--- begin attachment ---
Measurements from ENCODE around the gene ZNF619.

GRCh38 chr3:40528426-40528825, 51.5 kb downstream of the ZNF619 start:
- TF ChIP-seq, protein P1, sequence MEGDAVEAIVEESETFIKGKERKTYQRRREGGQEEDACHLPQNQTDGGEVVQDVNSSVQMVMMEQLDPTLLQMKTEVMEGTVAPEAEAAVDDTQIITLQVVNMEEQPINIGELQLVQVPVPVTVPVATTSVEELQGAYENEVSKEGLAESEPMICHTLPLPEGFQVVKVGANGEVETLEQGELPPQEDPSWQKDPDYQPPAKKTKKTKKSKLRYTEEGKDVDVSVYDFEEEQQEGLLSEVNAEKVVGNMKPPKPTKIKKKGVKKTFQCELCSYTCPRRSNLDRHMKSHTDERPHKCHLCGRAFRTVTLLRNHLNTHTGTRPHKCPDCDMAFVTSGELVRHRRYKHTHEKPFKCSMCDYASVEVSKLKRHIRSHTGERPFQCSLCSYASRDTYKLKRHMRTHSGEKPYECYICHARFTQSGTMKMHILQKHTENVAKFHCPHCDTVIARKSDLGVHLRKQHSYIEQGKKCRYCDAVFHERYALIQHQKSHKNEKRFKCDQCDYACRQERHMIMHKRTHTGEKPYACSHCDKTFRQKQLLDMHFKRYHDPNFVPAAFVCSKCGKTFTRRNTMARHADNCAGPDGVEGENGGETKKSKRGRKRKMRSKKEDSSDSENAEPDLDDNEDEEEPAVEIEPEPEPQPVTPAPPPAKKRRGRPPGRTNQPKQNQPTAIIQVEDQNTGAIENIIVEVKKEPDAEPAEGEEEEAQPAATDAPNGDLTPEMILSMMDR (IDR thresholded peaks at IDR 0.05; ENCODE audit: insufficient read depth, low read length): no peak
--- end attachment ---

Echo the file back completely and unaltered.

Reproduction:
Measurements from ENCODE around the gene ZNF619.

GRCh38 chr3:40528426-40528825, 51.5 kb downstream of the ZNF619 start:
- TF ChIP-seq, protein P1, sequence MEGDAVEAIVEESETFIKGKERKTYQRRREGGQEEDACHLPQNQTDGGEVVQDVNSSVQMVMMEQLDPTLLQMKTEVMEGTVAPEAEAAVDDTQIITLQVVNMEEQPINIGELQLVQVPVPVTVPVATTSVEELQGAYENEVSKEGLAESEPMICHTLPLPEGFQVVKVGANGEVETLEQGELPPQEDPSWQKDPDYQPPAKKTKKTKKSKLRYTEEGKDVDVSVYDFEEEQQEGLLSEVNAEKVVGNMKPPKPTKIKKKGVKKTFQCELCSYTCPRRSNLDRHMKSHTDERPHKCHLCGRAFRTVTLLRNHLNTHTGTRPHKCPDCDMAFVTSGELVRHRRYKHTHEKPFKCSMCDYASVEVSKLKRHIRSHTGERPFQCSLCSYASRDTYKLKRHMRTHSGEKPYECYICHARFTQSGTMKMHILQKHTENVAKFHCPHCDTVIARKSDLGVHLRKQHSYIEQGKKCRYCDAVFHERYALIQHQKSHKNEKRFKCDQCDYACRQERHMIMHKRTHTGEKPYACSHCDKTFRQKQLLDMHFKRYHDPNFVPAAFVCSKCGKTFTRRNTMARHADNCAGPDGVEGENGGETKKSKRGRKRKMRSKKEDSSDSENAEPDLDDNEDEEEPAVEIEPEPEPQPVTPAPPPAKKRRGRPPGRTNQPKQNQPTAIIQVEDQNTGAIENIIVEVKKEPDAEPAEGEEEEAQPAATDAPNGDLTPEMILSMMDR (IDR thresholded peaks at IDR 0.05; ENCODE audit: insufficient read depth, low read length): no peak